9 SPECT Distribution MIP: Maximal intensity projection, full thickness of SPECT scan unlike single slice in prior views “Coronal” view from subject’s front “Sagittal” view from subject’s left Distribution: –begins in rectum –up, forward through sigmoid colon –left and up through the descending colon –up to the splenic flexure. MIP Coronal MIP Sagittal

10 HIV Distribution Cell-free HIV Surrogate 99m Tc-Sulfur Colloid Cell-Associated HIV Surrogate 111 In-Lymphocytes MIP SPECT/CT Same distribution of cell-free and cell-associated surrogates Consistently within rectum and lower sigmoid colon

11 Enema Volume Volume of enema on 2 hrs Boxplots: median (bar), middle 50% (box) Significantly greater retained volume of ISO compared to HYPER. Quantitative assessments for proximal distribution, volume retained, and residual concentration were all significantly greater for ISO compared to HYPER with HYPO intermediate (data not shown) HYPERHYPO ISO p<0.05

12 Colon Biopsy Iso-osmolar (10x, H&E) Healthy epithelial lining with single columnar cells rich with mucin across the surface (Grade 0). Hyper-osmolar (10x, H&E) Right section indicates loss of epithelial columnar cells, except in crypts, leaving exposed lamina propria cells (Grade 3).

13 Epithelial Changes BaselineHYPER HYPOISO Average score * * HYPER v. each of the other 3, p<0.03 Lamina Propria Hemorrhage BaselineHYPER HYPOISO Average score * * HYPER v. each of the other 3, p<0.01 Epithelial Denudation HYPER enema significantly greater compared to baseline, HYPO, ISO. Histologic score: % of fields with finding, 0% (Grade 0) to >67% (Grade 3)

14 Permeability Hyper- osmolar Hypo- osmolar Iso- osmolar C max (x10 7 ) 2.2 (1.3, 3.0) 3.6 (2.8, 10.0) 1.7 (0.6, 2.9) AUC (x10 7 ) 9.5 (8.6, 14.5) 21.4 (17.3, 53.7) 19.7 (7.1, 28.6) T max (hr) 2.0 (1.7, 3.4) 2.2 (1.4, 2.7) 3.7 (2.6, 6.0)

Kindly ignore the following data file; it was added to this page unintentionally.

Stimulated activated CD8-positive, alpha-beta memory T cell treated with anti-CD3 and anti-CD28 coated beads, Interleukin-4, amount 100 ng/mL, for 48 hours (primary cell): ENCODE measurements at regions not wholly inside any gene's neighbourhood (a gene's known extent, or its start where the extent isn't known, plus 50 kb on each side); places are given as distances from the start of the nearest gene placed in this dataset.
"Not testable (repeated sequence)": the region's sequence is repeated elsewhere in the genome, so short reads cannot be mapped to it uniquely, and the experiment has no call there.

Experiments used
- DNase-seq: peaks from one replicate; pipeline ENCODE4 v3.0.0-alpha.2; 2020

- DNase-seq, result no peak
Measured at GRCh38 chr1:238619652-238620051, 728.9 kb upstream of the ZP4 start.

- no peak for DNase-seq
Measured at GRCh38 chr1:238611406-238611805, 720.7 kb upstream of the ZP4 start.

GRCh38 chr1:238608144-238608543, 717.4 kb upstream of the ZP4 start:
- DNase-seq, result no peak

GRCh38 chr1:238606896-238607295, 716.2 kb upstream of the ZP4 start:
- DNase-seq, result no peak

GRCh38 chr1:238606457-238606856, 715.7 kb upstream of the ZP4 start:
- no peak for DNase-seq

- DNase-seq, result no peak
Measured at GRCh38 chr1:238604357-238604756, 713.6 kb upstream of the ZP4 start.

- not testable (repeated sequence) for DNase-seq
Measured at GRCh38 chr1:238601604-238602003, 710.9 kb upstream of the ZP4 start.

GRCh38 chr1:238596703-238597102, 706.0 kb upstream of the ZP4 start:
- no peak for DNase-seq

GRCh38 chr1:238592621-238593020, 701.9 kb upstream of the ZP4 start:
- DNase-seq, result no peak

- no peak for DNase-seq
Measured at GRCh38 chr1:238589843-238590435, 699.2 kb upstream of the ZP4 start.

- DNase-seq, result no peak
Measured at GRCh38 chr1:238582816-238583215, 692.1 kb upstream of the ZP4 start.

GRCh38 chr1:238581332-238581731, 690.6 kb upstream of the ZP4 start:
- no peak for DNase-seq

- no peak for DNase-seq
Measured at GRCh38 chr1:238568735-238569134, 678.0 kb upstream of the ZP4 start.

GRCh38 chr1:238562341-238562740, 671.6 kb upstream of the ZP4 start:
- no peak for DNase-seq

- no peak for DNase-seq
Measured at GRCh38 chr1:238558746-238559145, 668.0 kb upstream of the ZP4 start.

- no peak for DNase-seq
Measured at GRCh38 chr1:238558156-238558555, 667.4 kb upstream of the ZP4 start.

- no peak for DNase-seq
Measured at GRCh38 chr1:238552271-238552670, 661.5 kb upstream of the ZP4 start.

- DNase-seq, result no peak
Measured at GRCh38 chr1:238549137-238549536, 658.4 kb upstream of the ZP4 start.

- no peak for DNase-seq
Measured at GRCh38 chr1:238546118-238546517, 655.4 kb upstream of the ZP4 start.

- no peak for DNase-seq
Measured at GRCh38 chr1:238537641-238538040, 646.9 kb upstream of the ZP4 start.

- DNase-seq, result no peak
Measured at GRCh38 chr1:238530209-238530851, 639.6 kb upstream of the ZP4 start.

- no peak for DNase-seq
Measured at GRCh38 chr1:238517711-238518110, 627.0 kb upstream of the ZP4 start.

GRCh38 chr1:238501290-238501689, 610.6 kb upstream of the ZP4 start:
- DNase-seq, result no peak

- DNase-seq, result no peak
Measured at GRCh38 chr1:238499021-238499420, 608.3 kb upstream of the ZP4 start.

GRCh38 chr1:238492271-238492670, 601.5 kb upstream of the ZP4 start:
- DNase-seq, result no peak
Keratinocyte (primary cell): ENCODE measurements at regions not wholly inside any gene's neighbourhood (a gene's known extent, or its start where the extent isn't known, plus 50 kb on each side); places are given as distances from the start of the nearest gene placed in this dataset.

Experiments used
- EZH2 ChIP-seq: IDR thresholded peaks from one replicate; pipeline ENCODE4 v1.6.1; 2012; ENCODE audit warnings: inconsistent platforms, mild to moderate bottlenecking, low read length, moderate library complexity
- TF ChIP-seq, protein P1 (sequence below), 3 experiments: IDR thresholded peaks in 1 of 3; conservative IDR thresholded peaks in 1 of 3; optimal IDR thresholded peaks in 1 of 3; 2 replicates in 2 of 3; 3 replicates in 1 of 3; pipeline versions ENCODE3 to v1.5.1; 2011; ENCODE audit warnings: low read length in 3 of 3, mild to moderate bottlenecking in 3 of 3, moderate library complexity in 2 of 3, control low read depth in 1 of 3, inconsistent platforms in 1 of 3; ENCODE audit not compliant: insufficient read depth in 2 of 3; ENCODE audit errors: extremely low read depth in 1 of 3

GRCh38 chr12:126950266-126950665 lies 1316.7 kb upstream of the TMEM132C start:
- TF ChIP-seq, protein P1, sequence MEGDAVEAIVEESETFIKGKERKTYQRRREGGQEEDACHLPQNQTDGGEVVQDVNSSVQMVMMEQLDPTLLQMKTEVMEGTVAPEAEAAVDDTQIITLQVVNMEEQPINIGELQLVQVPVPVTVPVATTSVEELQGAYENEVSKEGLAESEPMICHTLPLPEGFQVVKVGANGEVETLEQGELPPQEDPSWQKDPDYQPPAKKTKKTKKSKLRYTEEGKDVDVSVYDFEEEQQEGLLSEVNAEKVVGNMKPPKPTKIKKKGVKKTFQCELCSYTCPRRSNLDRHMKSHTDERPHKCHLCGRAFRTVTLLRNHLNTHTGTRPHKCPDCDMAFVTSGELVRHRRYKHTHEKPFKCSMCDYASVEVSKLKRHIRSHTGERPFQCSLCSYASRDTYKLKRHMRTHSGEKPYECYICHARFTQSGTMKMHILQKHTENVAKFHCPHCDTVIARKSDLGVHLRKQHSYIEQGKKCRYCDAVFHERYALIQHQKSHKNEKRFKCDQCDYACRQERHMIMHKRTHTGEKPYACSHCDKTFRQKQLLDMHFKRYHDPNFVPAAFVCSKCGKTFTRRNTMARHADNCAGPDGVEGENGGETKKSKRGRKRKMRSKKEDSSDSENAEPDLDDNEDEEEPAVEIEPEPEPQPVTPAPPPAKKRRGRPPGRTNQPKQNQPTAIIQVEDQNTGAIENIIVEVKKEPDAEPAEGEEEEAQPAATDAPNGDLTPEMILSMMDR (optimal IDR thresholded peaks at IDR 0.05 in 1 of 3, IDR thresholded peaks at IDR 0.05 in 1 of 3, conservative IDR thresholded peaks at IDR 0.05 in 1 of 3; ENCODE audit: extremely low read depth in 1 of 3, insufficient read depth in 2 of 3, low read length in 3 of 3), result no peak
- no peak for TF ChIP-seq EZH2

15 Brief Acceptability Sexual satisfactionHyper-osmolarHypo-osmolarIso-osmolar (% of occasions)M (SD)RangeM (SD)RangeM (SD)Range decreased no effect increased Acceptability rating 3.33 (.68)2 – 43.26(.94)1 – (1.01)1 – 4

16 Product Acceptability Hyper-osmolarHypo-osmolarIso-osmolar M (SD)rangeM (SD)rangeM (SD)range Liked douche overall7.75(2.44)2 – (2.83)2 – (2.60)2 – 10 Sexual enjoyment after product use7.67(2.35)3 – (1.79)5 – (1.30)*6 – 10 Reports of RAI being worse after douching (n)120 Liked application process6.89(2.47)3 – (2.95)1 – (1.58)*5 – 10 Likelihood of future use8.56(1.24)7 – (1.48)6 – (1.00)7 – 10 Likelihood of use without condoms9.86 (.38)9 – (.46)9 – (.53)9 – 10 Likelihood of use if a 30- minute wait is required8.11(1.76)4 – (2.96)1 – (2.83)1 – 10

17 Summary & Impact HYPER –greatest epithelial loss and hemorrhage –concern for transmission risk? HYPO –greatest permeability –enhance active drug ingredient tissue penetration? ISO –greatest distribution/retention/concentration –least toxicity –trend to more favorable acceptability –candidate for microbicide delivery vehicle?

18 Acknowledgments Johns Hopkins –Edward Fuchs –Elizabeth Purdy –Rahul Bakshi –Francisco Leyva –Kathleen Truelove –Linda Lee –Michael Torbenson –Brian Caffo Microbicide Development Program –Peter Anton –Elena Khanukhova NIH (IPCP U19 AI060614) –Jim Turpin –Jeanna Piper –Cherlynn Mathias –Roberta Black